ComebackTown is published by David Sher to begin a discussion on a better Birmingham.
Today’s guest blogger is Tripp Watson. If you’d like to be a guest blogger, please click here.
I have an ominous suggestion for you: The political process in Birmingham might actually be working.
What if our elected officials are doing exactly what they’re supposed to be doing? What if they are looking out for the people that they represent and passing laws that best embody those interests?
This mere consideration has probably sent you into a knee-jerk response that has you questioning a number of my mental faculties. However, I challenge you for 10 minutes to consider a completely plausible, and utterly horrific, hypothesis: The political process in Birmingham is working exactly as it was designed.
Consider this, the purpose of a representative government is to appoint individuals to represent the citizens in consolidating their disparate interests into coherent law. Therefore, in a representative democracy, a single individual is elected to represent a wide variety of people, ideals, and interests. That person’s job is to best reflect those people, ideals, and interests in drafting and adopting laws.
In The Wealth of Nations, Adam Smith said, “It is not from the benevolence of the butcher, the brewer, or the baker that we expect our dinner, but from their regard to their own interest.” One of the biggest disappointments we can ever make in trusting another is to expect them to act against their own self-interest. A Council member’s self-interest is the collective interest of their constituency.
When our City Council disappoints us, it is rarely because of greed or hate, but often a rational self-interest. For instance, it’s perfectly reasonable for Valerie Abbott to blast non-residents for poking their noses in City business. It’s also reasonable for Kim Rafferty to campaign against ridesharing apps like Uber and Lyft, because the City already has existing transportation options, even if they do not service outside the City center. A strong argument can be made that both Abbott and Rafferty are simply doing their jobs. The problem is that it is a job that does not represent nearly three-quarters of the people that now live in the City’s metro area.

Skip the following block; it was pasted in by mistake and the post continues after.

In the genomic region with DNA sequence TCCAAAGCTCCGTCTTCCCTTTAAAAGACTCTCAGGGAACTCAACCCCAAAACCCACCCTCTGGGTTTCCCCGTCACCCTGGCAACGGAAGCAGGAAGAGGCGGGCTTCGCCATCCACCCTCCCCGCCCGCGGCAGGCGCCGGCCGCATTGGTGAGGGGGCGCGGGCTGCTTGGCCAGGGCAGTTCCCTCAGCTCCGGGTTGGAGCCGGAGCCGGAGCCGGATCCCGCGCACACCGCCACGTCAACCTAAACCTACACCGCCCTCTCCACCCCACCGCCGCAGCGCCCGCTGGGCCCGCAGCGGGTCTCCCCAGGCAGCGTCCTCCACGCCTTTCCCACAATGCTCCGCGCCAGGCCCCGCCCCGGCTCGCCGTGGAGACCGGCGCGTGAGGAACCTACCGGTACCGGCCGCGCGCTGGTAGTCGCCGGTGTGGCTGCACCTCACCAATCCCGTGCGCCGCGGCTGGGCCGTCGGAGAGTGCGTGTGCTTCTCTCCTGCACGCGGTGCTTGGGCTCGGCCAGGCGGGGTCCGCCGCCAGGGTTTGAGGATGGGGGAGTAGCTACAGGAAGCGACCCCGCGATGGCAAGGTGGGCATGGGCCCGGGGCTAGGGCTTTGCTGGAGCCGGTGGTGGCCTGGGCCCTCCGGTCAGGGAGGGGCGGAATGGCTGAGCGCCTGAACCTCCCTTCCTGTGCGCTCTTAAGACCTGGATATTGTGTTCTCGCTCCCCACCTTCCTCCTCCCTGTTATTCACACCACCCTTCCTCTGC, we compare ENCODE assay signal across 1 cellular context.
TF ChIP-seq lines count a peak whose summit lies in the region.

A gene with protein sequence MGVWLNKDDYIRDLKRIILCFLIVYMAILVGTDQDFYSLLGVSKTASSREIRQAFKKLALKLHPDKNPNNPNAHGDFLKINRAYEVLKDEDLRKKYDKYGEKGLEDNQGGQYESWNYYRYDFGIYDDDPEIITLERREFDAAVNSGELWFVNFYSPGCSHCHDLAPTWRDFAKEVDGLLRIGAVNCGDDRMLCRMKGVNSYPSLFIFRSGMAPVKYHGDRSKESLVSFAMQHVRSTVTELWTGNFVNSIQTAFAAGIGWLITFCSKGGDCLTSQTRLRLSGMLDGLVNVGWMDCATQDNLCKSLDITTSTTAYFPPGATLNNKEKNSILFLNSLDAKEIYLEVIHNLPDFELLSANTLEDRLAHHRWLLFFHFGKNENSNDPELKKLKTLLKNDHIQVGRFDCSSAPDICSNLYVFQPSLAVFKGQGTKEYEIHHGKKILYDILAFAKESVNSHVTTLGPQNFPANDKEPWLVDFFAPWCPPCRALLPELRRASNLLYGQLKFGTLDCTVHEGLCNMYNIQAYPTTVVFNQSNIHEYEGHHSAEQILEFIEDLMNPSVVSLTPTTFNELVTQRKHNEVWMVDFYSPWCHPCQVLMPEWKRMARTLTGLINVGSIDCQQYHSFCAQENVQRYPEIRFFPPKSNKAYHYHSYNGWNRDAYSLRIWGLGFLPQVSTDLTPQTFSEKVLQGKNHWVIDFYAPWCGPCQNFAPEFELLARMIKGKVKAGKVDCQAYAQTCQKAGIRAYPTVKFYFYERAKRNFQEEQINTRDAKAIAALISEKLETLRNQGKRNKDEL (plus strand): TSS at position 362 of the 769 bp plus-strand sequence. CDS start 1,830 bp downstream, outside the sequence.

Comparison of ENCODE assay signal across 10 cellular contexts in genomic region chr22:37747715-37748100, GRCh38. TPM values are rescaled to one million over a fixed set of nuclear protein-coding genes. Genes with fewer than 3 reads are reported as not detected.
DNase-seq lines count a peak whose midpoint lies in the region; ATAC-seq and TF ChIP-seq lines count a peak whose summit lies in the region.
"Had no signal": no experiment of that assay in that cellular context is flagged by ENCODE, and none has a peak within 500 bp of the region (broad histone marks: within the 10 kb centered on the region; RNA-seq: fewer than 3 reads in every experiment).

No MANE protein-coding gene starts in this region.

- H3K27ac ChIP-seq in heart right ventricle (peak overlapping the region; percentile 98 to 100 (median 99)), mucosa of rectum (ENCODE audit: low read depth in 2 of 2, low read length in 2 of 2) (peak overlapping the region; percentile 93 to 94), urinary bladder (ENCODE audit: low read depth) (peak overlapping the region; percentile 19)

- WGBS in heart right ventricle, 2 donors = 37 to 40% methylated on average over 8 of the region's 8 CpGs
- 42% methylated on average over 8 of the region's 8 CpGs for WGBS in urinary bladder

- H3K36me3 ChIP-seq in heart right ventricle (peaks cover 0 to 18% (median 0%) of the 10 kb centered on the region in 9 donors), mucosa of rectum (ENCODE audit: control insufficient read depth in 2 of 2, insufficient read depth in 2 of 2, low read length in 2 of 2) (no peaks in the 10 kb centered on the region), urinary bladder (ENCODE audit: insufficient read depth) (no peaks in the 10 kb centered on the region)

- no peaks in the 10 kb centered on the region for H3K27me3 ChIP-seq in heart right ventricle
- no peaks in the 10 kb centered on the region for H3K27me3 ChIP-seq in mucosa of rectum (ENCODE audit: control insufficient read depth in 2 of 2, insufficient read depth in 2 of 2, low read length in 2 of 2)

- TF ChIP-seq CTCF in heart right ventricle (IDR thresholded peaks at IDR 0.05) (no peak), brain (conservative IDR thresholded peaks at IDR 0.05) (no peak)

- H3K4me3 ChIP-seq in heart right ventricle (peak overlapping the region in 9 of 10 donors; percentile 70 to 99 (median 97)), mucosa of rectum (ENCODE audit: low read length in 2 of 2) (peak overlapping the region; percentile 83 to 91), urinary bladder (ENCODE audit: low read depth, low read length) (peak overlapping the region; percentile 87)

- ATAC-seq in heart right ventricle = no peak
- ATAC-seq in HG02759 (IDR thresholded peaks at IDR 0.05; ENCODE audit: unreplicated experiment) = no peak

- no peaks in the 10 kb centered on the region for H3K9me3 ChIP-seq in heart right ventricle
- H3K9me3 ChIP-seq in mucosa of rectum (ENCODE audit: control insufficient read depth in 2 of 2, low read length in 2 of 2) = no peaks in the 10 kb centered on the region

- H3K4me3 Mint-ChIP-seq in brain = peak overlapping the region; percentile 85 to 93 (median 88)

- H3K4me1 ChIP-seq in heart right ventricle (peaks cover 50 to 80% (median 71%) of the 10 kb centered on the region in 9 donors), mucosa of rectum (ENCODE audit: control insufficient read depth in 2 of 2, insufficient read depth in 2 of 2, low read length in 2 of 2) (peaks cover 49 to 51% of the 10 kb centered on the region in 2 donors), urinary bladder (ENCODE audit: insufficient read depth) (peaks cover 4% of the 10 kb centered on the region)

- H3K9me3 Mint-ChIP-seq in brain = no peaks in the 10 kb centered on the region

The Birmingham metro area is highly Balkanized, with dozens of municipalities fighting to be on top. As the metro area has stagnated, these municipalities have begun to exhibit what my father called “crawfish syndrome,” a unique characteristic of the crustaceans that prevents them from being able to escape from relatively low-sided buckets. Envious colleagues pull the fleeing crawfish back into the bucket, and ultimately no one succeeds.
Birmingham’s multi-muni system used to work well for protecting the identities of the individual cities and encouraging a diverse and competitive landscape, especially when the city was growing and in its early stages. However, as a long-mature metro area, this system’s faults have buckled under stresses the city’s founders never planned for. We are now paying the price of being a modern city with an ancient governmental structure.
Ice-T famously said, “Don’t hate the player, hate the game.” In Birmingham, the political game requires that elected officials ignore a vast majority of the city’s residents, as they are not their constituents. The political game encourages division between Birmingham and “Over-the-Mountain.” The political game discourages business owners who don’t understand or comprehend how opening up another location a mile away will subject them to an entirely different regulatory body.
For Birmingham to succeed, it is time we had a “game-changer.”
Tripp Watson is an Entrepreneur Attorney at The Watson Firm. A Birmingham-native, Watson has been a strong advocate for policy reform in the metro area.
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David Sher is the publisher of ComebackTown, co-founder of the Small Business Division of the Intermark Group, and co-CEO of AmSher Compassionate Collections. He’s past Chairman of the Birmingham Regional Chamber of Commerce (BBA), Operation New Birmingham (REV Birmingham), and the City Action Partnership (CAP).